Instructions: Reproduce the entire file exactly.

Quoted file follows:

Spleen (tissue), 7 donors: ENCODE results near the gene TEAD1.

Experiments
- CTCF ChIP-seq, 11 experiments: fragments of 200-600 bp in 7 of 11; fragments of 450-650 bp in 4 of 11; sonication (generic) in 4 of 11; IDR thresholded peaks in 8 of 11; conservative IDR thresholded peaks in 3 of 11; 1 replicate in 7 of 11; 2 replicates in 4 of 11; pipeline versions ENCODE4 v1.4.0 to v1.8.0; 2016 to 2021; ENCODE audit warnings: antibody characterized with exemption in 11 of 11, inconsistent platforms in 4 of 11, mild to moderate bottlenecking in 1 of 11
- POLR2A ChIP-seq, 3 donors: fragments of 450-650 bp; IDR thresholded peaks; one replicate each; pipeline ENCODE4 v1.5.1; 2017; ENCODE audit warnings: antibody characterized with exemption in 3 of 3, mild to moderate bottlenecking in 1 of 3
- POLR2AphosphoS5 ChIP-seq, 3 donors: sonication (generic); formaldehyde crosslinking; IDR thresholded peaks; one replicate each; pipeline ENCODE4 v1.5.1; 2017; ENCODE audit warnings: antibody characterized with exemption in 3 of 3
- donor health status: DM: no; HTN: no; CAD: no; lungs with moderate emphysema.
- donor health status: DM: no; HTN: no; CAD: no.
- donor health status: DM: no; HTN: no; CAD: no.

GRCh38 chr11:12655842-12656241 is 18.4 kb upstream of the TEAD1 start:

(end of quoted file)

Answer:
Spleen (tissue), 7 donors: ENCODE results near the gene TEAD1.

Experiments
- CTCF ChIP-seq, 11 experiments: fragments of 200-600 bp in 7 of 11; fragments of 450-650 bp in 4 of 11; sonication (generic) in 4 of 11; IDR thresholded peaks in 8 of 11; conservative IDR thresholded peaks in 3 of 11; 1 replicate in 7 of 11; 2 replicates in 4 of 11; pipeline versions ENCODE4 v1.4.0 to v1.8.0; 2016 to 2021; ENCODE audit warnings: antibody characterized with exemption in 11 of 11, inconsistent platforms in 4 of 11, mild to moderate bottlenecking in 1 of 11
- POLR2A ChIP-seq, 3 donors: fragments of 450-650 bp; IDR thresholded peaks; one replicate each; pipeline ENCODE4 v1.5.1; 2017; ENCODE audit warnings: antibody characterized with exemption in 3 of 3, mild to moderate bottlenecking in 1 of 3
- POLR2AphosphoS5 ChIP-seq, 3 donors: sonication (generic); formaldehyde crosslinking; IDR thresholded peaks; one replicate each; pipeline ENCODE4 v1.5.1; 2017; ENCODE audit warnings: antibody characterized with exemption in 3 of 3
- donor health status: DM: no; HTN: no; CAD: no; lungs with moderate emphysema.
- donor health status: DM: no; HTN: no; CAD: no.
- donor health status: DM: no; HTN: no; CAD: no.

GRCh38 chr11:12655842-12656241 is 18.4 kb upstream of the TEAD1 start: